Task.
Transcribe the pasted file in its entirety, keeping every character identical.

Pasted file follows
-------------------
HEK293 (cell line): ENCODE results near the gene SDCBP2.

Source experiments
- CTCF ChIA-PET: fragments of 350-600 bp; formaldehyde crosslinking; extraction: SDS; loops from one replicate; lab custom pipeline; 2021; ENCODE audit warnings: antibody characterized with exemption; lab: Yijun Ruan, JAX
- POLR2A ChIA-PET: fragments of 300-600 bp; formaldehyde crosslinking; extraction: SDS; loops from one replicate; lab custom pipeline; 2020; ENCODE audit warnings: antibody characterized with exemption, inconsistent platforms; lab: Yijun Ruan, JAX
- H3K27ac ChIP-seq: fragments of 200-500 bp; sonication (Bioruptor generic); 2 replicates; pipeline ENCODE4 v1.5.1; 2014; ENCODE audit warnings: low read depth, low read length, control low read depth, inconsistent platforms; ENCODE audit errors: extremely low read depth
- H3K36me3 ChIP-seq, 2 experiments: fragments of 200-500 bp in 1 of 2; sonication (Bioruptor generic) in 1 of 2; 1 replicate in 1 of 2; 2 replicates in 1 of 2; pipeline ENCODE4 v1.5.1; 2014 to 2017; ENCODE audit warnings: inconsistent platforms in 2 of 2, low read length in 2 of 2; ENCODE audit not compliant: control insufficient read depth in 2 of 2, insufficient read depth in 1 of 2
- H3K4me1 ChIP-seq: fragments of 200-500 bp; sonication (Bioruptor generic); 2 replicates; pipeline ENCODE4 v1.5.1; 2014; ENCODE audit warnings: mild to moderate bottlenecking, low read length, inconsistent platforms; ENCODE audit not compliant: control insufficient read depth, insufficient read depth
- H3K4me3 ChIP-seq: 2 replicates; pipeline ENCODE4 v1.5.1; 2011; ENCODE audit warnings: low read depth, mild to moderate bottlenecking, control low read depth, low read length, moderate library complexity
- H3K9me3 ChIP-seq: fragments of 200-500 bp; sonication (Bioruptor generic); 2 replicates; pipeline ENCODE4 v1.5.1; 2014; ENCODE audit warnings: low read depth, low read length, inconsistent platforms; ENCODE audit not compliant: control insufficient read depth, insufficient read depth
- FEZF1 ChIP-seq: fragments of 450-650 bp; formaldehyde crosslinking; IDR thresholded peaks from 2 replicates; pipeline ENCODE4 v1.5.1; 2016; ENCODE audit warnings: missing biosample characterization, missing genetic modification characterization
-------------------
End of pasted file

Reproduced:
HEK293 (cell line): ENCODE results near the gene SDCBP2.

Source experiments
- CTCF ChIA-PET: fragments of 350-600 bp; formaldehyde crosslinking; extraction: SDS; loops from one replicate; lab custom pipeline; 2021; ENCODE audit warnings: antibody characterized with exemption; lab: Yijun Ruan, JAX
- POLR2A ChIA-PET: fragments of 300-600 bp; formaldehyde crosslinking; extraction: SDS; loops from one replicate; lab custom pipeline; 2020; ENCODE audit warnings: antibody characterized with exemption, inconsistent platforms; lab: Yijun Ruan, JAX
- H3K27ac ChIP-seq: fragments of 200-500 bp; sonication (Bioruptor generic); 2 replicates; pipeline ENCODE4 v1.5.1; 2014; ENCODE audit warnings: low read depth, low read length, control low read depth, inconsistent platforms; ENCODE audit errors: extremely low read depth
- H3K36me3 ChIP-seq, 2 experiments: fragments of 200-500 bp in 1 of 2; sonication (Bioruptor generic) in 1 of 2; 1 replicate in 1 of 2; 2 replicates in 1 of 2; pipeline ENCODE4 v1.5.1; 2014 to 2017; ENCODE audit warnings: inconsistent platforms in 2 of 2, low read length in 2 of 2; ENCODE audit not compliant: control insufficient read depth in 2 of 2, insufficient read depth in 1 of 2
- H3K4me1 ChIP-seq: fragments of 200-500 bp; sonication (Bioruptor generic); 2 replicates; pipeline ENCODE4 v1.5.1; 2014; ENCODE audit warnings: mild to moderate bottlenecking, low read length, inconsistent platforms; ENCODE audit not compliant: control insufficient read depth, insufficient read depth
- H3K4me3 ChIP-seq: 2 replicates; pipeline ENCODE4 v1.5.1; 2011; ENCODE audit warnings: low read depth, mild to moderate bottlenecking, control low read depth, low read length, moderate library complexity
- H3K9me3 ChIP-seq: fragments of 200-500 bp; sonication (Bioruptor generic); 2 replicates; pipeline ENCODE4 v1.5.1; 2014; ENCODE audit warnings: low read depth, low read length, inconsistent platforms; ENCODE audit not compliant: control insufficient read depth, insufficient read depth
- FEZF1 ChIP-seq: fragments of 450-650 bp; formaldehyde crosslinking; IDR thresholded peaks from 2 replicates; pipeline ENCODE4 v1.5.1; 2016; ENCODE audit warnings: missing biosample characterization, missing genetic modification characterization